Handrails & Balustrades (Exterior)
For all buildings, handrails and balustrades are required to comply with the Building Code of Australia (BCA). The BCA is primarily concerned with the safety of building users and occupants. Design and construction must therefore take into consideration both the strength and the durability of materials and components as well as the "geometric" constraints prescribed by the BCA to prevent people from accidentally falling through, under or over the balustrade.

For a full precis of the BCA requirements including design and construction and load details the Australian Timber Importers Federation (ATIF) have published a Timber Information Bulletin (Timber Information Bulletin 2 - Handrails and Balustrades). The bulletin also contains a list of handrail sizes and spans, tables on the capacity of handrail connections and loads as well as details on connectors for balusters and infill.

ImageIn weather exposed applications or, where subjected to other sources of moisture, handrails, posts, newels, balusters, and infill, the timbers chosen should have a Natural Durability rating of 1 or 2 outside above ground (See: Natural Durability Ratings). Species such as Tallowwood, Blackbutt, Spotted Gum, Ironbark, Jarrah, Merbau or Kwila with any sapwood present limited to grade requirements or treated to H3 are appropriate. Alternatively, preservative treated softwoods that have been treated to H3 or higher may be used. (See: Treated Timber)  

To minimise weathering or the timber surface, a protective coating or finish should be applied to the timber. (See: Coatings & Finishes)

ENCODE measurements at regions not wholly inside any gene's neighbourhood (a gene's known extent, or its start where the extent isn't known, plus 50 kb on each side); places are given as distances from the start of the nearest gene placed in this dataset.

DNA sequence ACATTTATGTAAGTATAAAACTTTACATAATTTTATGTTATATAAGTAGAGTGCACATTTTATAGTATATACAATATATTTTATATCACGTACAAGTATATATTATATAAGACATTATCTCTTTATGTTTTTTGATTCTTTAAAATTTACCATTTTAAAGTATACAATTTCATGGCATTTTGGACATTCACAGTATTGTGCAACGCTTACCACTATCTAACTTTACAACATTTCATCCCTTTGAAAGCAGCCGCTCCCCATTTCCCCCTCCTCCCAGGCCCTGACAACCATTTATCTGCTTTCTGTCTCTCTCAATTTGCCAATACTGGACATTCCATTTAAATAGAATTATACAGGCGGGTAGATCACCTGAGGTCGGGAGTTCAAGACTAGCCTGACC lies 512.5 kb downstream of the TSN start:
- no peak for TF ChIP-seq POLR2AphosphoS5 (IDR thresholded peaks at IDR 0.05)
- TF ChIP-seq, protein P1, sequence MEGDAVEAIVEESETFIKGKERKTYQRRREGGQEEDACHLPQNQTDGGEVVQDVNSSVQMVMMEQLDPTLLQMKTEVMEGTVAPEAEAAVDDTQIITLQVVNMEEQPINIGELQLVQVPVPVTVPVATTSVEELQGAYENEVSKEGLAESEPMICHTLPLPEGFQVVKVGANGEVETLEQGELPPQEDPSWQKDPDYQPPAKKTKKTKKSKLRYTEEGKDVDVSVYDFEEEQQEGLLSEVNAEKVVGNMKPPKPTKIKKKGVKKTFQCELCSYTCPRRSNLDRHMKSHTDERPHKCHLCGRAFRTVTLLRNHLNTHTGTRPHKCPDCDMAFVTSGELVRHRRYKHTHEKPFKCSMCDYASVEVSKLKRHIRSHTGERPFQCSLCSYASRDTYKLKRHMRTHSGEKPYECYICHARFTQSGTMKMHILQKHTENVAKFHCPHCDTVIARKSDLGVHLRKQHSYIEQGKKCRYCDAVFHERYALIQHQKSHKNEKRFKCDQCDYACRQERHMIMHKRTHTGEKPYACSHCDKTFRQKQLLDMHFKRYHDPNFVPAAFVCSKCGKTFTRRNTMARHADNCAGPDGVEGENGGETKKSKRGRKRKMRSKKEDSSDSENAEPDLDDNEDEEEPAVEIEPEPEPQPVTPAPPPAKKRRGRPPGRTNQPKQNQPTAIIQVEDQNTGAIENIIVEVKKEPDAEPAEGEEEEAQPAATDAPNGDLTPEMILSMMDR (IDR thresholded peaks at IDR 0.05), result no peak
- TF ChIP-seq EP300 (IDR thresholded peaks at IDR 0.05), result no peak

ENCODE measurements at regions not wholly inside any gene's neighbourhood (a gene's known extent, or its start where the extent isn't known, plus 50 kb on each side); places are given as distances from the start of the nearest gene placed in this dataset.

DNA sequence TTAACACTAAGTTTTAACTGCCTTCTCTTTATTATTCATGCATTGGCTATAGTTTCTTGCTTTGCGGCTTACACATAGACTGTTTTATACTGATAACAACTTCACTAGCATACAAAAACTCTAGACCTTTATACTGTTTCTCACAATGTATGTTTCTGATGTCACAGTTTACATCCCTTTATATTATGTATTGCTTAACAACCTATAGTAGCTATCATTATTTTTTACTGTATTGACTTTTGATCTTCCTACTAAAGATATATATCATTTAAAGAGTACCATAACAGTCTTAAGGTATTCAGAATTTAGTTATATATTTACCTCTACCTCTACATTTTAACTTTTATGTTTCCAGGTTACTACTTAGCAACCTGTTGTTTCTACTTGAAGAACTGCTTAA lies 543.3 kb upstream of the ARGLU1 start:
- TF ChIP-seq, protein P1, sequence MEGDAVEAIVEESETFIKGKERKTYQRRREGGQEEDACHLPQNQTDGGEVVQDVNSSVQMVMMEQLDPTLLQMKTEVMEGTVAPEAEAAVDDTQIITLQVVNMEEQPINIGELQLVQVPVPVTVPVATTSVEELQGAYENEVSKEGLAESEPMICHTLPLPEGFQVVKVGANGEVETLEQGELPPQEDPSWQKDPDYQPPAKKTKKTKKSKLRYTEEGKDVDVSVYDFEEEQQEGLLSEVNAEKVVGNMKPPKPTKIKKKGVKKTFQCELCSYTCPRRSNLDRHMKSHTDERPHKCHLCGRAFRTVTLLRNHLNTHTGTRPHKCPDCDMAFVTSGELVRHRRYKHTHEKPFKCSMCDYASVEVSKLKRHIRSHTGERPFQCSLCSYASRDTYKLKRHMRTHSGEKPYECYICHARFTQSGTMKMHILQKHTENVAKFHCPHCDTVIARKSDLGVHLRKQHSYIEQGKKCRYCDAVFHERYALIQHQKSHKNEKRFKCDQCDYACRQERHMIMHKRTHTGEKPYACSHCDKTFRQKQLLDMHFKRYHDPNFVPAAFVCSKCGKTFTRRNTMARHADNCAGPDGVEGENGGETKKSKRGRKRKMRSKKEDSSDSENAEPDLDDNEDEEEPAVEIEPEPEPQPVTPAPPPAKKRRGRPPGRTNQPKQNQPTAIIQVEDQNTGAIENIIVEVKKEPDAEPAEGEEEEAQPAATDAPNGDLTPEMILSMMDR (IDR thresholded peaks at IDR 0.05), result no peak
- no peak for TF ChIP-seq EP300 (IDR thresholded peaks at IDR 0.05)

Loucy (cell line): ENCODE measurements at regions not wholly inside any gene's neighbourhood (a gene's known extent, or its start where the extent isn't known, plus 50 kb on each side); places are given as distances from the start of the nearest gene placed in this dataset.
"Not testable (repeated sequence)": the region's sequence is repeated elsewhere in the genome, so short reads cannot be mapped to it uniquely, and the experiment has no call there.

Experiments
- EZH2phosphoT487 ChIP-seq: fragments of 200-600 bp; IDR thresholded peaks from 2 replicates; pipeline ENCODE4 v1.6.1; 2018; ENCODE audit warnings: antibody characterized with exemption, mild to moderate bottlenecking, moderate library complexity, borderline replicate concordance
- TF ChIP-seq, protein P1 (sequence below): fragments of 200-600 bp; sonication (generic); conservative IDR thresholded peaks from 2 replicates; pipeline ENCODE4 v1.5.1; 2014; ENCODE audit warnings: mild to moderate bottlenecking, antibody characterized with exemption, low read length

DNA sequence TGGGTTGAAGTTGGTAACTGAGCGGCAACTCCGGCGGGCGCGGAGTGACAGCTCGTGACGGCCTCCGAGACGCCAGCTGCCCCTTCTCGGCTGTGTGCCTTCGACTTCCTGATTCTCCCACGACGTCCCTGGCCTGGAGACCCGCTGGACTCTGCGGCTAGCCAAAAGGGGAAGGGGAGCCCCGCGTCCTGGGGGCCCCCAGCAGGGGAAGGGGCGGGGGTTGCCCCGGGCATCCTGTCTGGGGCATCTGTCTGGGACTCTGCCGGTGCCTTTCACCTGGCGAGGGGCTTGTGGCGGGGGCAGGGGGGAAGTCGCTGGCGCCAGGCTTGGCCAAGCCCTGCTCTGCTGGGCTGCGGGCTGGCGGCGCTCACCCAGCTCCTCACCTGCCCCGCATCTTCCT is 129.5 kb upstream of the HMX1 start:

The timber should be free from any major strength reducing features, be straight grained and be in accordance with the relevant Australian Standards outlined in the bulletin.

For weather exposed applications all metal connectors including nails, screws, bolts and brackets should be a minimum of hot dipped galvanised or for screws, Class 3 corrosion resistance (as per AS3566). For coastal environments subjected to airborne salts deposition, stainless steel or equivalent corrosion resistance metal connections should be used.

In many parts of Australia, the construction of new buildings and additions to existing buildings will be assessed as being in a Bushfire Prone Area. The relevant Australian Standard - AS 3959 - provides for a range of Bushfire Attack Levels for proposed construction. Each Level is based on the assessed threat and as the assessed threat increases, so do the restrictions on the building materials that may be used. Where there are restrictions on the building materials, timber is permitted in the lower levels provided the timber species meets certain criteria. (See: Construction in Bushfire Prone Areas)

The Australian Pesticides and Veterinary Chemical Authority (APVMA) requires that after 7th June 2006, timber may not be treated with CCA preservative if it is to be used for certain uses and the timber industry has imposed voluntary restrictions on the sale of timber treated with CCA for certain uses including handrails. (See: CCA Treated Timber)

Timber Information Bulletin 2 - Handrails and Balustrades
(PDF, 0.8 MB)
Australian Timber Importers Federation